Written and medically reviewed by Dorcas Morak, PharmDIn recent years, there has been a lot of buzz surrounding Prevagen, a dietary supplement marketed as a memory-boosting product. Prevagen claims to help support brain function, improve memory, and enhance cognitive performance.
However, there has been a lot of debate surrounding the effectiveness of Prevagen and its impact on memory. In this blog post, we will explore the science behind Prevagen and its effects on memory.
What is Prevagen?
Prevagen is a dietary supplement that contains a protein called apoaequorin, which is derived from jellyfish. Apoaequorin is a calcium-binding protein that is naturally found in jellyfish and is believed to help regulate calcium levels in cells.
Prevagen is marketed as a memory-boosting supplement that helps support brain function, improve memory, and enhance cognitive performance. It is available in capsule form and can be purchased over-the-counter without a prescription.
The Science Behind Prevagen
The science behind Prevagen is based on the theory that as we age, our brains lose the ability to regulate calcium levels, which can lead to a decline in cognitive function, including memory loss.
Prevagen contains apoaequorin, which is believed to help regulate calcium levels in the brain, thereby improving cognitive function and memory.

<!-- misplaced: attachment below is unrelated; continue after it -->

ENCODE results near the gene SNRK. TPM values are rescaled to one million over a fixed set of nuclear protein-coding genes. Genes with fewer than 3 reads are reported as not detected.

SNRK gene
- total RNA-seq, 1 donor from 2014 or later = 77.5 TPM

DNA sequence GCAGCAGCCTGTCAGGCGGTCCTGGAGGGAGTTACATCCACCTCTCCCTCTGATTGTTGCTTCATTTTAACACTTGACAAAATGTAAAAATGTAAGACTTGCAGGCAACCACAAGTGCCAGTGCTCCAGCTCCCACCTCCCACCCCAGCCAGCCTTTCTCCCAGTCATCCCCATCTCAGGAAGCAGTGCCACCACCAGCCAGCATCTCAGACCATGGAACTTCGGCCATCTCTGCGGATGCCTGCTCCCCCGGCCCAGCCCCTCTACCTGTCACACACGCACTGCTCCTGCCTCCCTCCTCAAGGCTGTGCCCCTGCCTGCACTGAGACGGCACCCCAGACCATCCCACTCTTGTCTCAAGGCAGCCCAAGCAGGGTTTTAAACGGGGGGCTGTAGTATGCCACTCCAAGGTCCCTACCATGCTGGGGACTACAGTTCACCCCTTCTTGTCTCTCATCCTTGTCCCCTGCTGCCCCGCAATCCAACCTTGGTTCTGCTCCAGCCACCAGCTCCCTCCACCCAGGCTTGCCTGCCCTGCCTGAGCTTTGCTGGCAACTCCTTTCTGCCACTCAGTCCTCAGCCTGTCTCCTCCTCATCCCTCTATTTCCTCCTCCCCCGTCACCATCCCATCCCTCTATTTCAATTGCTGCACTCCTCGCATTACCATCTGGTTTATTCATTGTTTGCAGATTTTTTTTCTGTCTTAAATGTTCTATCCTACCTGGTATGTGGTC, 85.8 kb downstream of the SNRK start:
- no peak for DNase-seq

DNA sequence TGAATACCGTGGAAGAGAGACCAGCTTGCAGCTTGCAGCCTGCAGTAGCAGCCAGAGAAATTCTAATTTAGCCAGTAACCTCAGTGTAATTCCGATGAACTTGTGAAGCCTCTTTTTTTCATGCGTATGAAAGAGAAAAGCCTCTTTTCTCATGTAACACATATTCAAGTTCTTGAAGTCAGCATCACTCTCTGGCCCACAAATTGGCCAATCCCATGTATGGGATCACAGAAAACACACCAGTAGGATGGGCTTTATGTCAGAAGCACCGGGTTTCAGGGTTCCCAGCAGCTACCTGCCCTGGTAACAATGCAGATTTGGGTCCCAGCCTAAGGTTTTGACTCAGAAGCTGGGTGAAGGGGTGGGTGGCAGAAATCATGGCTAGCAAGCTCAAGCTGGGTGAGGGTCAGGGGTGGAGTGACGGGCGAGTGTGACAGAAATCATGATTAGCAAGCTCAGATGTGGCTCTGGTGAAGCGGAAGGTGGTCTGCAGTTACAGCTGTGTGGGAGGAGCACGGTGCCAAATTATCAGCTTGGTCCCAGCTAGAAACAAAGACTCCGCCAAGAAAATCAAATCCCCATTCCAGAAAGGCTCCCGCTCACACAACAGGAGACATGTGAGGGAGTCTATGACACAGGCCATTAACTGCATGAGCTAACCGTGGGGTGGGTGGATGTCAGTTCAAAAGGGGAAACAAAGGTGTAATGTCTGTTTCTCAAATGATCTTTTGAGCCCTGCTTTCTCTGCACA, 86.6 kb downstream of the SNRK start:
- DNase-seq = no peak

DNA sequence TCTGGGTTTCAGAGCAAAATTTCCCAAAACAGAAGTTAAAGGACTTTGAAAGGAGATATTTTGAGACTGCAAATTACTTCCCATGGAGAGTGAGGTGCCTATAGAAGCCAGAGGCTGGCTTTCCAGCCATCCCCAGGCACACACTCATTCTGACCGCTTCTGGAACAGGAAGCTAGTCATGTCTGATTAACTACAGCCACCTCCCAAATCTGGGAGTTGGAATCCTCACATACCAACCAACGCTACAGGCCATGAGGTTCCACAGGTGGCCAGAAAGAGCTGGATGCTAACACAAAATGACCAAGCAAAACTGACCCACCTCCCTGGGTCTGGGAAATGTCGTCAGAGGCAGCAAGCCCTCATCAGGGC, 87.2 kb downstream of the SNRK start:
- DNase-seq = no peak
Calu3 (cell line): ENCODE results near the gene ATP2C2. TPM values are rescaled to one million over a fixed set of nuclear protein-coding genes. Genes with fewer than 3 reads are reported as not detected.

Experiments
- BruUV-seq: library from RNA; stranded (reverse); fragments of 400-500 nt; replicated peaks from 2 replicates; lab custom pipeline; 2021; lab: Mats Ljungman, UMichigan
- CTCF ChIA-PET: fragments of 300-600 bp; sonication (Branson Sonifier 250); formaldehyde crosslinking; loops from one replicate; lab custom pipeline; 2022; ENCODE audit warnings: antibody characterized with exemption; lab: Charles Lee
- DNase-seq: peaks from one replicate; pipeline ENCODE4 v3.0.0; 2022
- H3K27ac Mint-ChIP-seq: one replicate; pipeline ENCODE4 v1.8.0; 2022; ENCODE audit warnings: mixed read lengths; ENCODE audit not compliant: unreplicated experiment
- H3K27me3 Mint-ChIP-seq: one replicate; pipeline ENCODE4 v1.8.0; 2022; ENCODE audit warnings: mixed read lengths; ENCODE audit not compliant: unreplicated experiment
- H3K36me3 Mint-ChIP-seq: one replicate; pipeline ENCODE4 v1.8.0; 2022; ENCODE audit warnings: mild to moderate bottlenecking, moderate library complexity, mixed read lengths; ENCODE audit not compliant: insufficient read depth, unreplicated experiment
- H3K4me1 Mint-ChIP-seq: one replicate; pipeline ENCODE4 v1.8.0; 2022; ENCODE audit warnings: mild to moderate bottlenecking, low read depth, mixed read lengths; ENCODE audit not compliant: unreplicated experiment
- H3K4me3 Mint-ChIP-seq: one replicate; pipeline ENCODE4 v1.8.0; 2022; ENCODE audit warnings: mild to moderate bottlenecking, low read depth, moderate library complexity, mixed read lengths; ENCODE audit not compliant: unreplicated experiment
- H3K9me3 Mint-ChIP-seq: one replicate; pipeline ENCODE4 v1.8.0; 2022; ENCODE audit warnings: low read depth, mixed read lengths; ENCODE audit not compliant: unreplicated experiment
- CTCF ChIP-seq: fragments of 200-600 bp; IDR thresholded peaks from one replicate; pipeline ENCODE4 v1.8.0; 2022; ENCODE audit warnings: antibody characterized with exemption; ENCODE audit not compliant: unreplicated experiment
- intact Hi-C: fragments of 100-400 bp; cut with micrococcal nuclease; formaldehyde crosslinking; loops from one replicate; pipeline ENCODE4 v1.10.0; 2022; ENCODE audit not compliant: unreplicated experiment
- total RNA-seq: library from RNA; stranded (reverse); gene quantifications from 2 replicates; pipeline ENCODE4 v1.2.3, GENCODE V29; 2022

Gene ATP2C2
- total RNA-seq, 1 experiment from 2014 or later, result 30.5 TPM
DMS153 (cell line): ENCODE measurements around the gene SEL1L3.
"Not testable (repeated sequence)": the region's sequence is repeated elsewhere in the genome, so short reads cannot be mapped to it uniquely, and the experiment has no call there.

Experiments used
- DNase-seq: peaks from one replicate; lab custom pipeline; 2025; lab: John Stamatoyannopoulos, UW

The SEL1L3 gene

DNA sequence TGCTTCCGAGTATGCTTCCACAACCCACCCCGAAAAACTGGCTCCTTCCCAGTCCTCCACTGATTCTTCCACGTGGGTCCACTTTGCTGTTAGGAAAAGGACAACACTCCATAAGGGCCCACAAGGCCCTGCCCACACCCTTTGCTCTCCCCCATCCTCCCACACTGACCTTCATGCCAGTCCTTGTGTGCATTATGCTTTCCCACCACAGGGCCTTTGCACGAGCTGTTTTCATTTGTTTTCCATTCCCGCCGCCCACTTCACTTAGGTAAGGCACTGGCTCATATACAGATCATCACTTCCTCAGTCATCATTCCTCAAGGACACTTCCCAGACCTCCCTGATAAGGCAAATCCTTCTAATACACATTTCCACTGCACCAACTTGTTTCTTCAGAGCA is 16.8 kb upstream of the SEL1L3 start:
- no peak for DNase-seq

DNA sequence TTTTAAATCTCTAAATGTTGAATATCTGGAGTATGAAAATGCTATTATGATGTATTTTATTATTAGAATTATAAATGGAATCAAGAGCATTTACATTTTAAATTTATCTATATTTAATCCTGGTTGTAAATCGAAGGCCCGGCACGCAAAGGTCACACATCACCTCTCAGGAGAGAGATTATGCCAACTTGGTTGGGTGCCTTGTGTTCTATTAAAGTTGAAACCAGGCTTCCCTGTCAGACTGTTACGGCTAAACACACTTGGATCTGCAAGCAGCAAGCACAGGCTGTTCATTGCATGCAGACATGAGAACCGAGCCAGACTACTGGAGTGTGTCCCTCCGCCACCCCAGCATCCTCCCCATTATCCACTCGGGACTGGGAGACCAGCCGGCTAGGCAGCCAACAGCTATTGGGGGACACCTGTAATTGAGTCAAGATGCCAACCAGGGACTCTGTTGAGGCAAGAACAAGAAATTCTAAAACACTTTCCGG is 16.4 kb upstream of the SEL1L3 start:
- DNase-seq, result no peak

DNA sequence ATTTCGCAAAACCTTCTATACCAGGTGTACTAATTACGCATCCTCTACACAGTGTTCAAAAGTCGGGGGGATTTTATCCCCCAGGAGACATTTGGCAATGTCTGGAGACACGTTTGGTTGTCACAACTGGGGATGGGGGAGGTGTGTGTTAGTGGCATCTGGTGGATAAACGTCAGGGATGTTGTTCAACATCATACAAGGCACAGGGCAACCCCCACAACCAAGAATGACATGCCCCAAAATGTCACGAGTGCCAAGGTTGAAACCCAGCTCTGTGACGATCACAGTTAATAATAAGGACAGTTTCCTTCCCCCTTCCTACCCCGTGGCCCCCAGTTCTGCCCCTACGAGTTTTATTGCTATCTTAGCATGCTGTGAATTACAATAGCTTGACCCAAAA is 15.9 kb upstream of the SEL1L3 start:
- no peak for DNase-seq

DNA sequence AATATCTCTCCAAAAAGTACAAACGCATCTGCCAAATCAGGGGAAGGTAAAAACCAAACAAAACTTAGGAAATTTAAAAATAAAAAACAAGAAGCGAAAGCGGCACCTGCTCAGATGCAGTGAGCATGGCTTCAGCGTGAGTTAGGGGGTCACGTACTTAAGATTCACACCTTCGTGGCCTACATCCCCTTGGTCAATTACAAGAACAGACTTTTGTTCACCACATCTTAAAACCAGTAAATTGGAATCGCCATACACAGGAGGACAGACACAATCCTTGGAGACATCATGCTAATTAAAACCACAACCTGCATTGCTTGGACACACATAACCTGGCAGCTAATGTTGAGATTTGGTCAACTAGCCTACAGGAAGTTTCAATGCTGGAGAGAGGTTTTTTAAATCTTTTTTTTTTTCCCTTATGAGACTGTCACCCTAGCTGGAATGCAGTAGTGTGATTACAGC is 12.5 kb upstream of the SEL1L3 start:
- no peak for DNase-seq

However, there is limited scientific evidence to support these claims. While some studies have shown a modest improvement in cognitive function with the use of Prevagen, these studies have been criticized for their small sample size and lack of rigorous scientific methodology.
In fact, the Federal Trade Commission (FTC) charged Prevagen's maker, Quincy Bioscience, with false and misleading advertising in 2017. The FTC alleged that the company made false and unsubstantiated claims that Prevagen improves memory and cognitive function. Quincy Bioscience ultimately settled the lawsuit for $2 million and agreed to stop making unsupported claims about Prevagen's effectiveness.
What do the experts say?
Most experts agree that there is currently not enough scientific evidence to support the claims that Prevagen improves memory or cognitive function. The American Association of Retired Persons (AARP) has stated that "there is no convincing evidence that apoaequorin improves memory or cognitive function."
The National Institute on Aging (NIA) has also stated that "there is insufficient evidence to support the use of Prevagen for any cognitive benefit." The NIA recommends that consumers consult with their healthcare provider before taking any dietary supplements.
Are there medications with FDA approval for memory loss?
The currently available medications with FDA-approval to treat memory loss caused by Alzheimer's disease are donepezil (Aricept), memantine (Namenda), namzaric, rivastigmine (Exelon), and galantamine (Razadyne). These medications only improve the symptoms of Alzheimer's and are not approved for use in people without Alzheimer's disease.
If you are concerned about memory loss or cognitive decline, it is always best to consult with your healthcare provider. They can help determine the best course of action for your individual needs and recommend evidence-based treatments or interventions that may be more effective than dietary supplements like Prevagen.
You can use an rxless prescription discount card to save as much as 88% on your medications. Check out how to use the use rxless coupon here.